'Toni Morrison was a national treasure, as good a storyteller, as captivating, in person as she was on the page. Her writing was a beautiful, meaningful challenge to our conscience and our moral imagination. What a gift to breathe the same air as her, if only for a while.' – Barack Obama
A true titan of twentieth-century American literature, Toni Morrison, who died in August 2019 at the age of 88, was a pioneering author, editor and global icon. Over a long and distinguished career, her trailblazing novels became a mainstay of school syllabuses, making her a household name and earning her a slew of awards, including the Pulitzer prize, the Légion d’Honneur and a Presidential Medal of Freedom - presented to her in 2012 by Barack Obama. In one of a lifetime of barrier-breaking moments, she was the first African-American woman to win the Nobel Prize in Literature.
It is the mid-1800s and as slavery looks to be coming to an end, Sethe is haunted by the violent trauma it wrought on her former enslaved life at Sweet Home, Kentucky. Her dead baby daughter, whose tombstone bears the single word, Beloved, returns as a spectre to punish her mother, but also to elicit her love.
Told with heart-stopping clarity, melding horror and beauty, Beloved is Toni Morrison's enduring masterpiece.
Fiction by Toni Morrison
Other Works by Toni Morrison
Born Chloe Anthony Wofford, in 1931 in Ohio, Morrison worked in academia before starting a career in publishing with Random House, becoming their first black female senior editor. Morrison used her influence to make important inroads in the representation and promotion of African and African American authors, helping to kick-start the careers of writers including Wole Soyinka, Athol Fugard and Angela Davies.
As a single mother, she wrote her first novel, The Bluest Eye, late into the night and in the early mornings whilst her children were asleep. Exploring the punitive effects of racial ‘othering’ in post-depression era Ohio, the New York Times called The Bluest Eye, ‘so precise, so faithful to speech and so charged with pain and wonder that the novel becomes poetry’. It was a label Morrison spent her career attempting to rebuff, insisting on the need for her fiction to speak to ordinary readers, not just the literary elite. She followed The Bluest Eye with Sula, Song of Solomon, and Tar Baby before, in 1987, publishing the book that would make her name: Beloved.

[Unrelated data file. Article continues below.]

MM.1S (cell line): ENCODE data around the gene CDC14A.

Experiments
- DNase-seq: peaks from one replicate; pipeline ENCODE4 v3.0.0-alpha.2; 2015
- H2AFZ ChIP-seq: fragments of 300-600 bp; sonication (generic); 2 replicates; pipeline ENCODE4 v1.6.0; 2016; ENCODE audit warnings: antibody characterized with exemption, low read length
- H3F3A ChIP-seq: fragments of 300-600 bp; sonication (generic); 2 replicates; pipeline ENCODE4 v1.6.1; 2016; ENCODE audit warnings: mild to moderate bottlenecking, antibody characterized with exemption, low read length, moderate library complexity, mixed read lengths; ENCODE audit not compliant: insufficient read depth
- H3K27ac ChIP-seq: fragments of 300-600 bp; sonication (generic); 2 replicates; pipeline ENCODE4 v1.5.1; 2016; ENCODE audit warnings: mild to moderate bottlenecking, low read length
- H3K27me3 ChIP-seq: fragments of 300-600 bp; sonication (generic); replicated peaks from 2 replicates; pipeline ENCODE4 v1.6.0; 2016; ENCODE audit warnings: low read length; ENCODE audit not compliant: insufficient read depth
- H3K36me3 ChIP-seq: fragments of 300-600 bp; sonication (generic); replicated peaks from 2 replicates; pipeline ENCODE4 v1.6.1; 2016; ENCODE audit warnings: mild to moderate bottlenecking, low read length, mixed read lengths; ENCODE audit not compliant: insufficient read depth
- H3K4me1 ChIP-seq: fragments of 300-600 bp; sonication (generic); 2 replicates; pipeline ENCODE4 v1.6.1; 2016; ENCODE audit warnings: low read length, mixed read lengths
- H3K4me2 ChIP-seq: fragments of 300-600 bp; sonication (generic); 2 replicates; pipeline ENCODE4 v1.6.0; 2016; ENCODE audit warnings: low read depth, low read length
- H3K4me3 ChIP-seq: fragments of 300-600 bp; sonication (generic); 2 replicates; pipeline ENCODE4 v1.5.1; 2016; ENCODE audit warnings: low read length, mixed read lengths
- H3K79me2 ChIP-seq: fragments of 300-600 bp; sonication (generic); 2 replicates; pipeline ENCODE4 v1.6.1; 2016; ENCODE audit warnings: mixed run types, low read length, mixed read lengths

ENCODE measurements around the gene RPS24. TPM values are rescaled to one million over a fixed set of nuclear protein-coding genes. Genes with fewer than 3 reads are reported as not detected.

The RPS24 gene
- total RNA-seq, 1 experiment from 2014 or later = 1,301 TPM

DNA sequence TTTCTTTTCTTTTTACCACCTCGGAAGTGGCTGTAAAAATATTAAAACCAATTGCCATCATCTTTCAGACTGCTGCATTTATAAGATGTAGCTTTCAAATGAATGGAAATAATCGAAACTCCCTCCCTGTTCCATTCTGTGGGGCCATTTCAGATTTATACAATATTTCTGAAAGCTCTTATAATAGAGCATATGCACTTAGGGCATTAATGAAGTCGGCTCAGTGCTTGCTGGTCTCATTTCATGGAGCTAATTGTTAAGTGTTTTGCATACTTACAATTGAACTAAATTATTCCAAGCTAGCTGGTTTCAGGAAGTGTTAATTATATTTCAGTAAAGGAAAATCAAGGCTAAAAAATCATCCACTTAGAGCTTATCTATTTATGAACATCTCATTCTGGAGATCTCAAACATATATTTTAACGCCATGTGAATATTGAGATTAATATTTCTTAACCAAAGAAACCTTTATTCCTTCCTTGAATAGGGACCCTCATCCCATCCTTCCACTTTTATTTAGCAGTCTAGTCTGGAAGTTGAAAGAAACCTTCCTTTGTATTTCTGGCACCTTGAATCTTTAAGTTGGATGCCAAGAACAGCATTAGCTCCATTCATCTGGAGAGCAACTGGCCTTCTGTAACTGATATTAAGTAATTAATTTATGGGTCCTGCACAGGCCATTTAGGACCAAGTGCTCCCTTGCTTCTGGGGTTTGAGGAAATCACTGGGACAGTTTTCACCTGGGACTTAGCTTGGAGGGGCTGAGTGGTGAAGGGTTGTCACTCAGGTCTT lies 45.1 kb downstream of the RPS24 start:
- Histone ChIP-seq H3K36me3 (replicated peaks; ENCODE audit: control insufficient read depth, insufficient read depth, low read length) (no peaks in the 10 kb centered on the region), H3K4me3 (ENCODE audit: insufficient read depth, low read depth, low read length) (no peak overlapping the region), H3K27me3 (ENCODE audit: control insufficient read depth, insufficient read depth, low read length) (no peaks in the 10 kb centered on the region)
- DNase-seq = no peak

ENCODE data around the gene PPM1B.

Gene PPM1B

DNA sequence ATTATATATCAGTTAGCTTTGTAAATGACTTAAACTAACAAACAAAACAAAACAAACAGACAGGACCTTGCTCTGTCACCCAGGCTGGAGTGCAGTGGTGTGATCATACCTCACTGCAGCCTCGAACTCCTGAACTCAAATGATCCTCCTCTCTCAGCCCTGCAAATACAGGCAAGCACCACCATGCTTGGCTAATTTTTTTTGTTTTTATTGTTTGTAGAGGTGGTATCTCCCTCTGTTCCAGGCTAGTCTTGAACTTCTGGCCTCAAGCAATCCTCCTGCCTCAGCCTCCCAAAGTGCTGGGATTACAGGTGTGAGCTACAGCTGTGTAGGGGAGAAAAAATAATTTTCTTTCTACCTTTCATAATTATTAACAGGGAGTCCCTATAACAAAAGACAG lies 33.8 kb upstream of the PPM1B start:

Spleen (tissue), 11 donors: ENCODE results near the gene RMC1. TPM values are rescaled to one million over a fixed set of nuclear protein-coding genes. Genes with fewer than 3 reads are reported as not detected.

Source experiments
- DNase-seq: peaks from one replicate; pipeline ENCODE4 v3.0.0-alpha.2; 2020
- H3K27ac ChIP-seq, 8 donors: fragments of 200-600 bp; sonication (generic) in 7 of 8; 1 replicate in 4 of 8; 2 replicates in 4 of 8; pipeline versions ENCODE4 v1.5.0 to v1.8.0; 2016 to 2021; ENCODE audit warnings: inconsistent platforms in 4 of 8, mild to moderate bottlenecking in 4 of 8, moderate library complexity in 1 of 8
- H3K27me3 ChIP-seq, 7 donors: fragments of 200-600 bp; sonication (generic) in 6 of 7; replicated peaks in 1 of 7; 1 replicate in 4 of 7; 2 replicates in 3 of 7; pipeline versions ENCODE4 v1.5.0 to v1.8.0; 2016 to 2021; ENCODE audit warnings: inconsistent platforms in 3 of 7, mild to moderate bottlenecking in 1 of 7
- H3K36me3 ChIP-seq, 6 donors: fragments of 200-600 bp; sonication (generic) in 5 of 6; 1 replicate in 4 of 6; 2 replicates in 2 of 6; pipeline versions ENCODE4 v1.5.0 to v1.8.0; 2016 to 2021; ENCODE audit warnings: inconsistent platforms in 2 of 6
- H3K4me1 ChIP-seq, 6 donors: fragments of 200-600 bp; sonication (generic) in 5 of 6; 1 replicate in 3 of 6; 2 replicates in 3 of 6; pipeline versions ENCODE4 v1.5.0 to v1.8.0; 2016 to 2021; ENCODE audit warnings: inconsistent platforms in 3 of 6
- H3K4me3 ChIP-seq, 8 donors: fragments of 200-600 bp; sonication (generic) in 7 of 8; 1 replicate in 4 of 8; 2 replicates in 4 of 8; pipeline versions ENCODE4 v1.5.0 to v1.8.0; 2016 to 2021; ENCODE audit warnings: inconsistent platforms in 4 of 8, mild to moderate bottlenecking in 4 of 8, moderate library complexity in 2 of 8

Now considered a modern classic, Beloved was a huge commercial success, winning the Pulitzer prize for fiction and Morrison a host of new readers. Set in mid-nineteenth-century Alabama, Beloved’s depiction of a woman haunted by her experiences as a slave remains her crowning achievement. Writing in the Guardian, the novelist Jane Smiley sums up its appeal: ‘dense but not long, dramatic but not melodramatic, particular and universal, shocking but reassuring, new but at the same time closely connected to the tradition of the novel, and likely to mould or change a reader's sense of the world.’ Two later novels, Jazz and Paradise, developed Beloved’s themes and setting into a trilogy and the original novel was later adapted for a popular film in 1998.
Toni Morrison’s cultural status was cemented when The Song of Solomon was chosen by Oprah Winfrey to launch her new book club. The now coveted ‘Oprah effect’ led to the novel selling a further 800,000 copies, bringing Morrison’s work squarely into the mainstream. A popular speaker and regularly outspoken commentator on current affairs, Morrison continued to work well into her last years, publishing novels including A Mercy and Home – written for and dedicated to her youngest son and sometime collaborator, Slade Morrison, who died of pancreatic cancer when the work was in progress.
Frequently appearing on lists of reader’s favourite fiction, today Toni Morrison’s works are amongst those rare novels that are as well-loved as they are critically recognised.
Incorporating a mesmeric style – redolent of the traditions of Magic Realism – with sharp dialogue and unflinching acuity, her fiction holds up a mirror to the heart of black lives and experience whilst confronting the endemic legacy of slavery, racism and segregation. In a world still bitterly divided along lines of class, gender, religion and race, her work remains essential reading. “I know the world is bruised and bleeding,” she wrote, “and though it is important not to ignore its pain, it is also critical to refuse to succumb to its malevolence. Like failure, chaos contains information that can lead to knowledge – even wisdom.”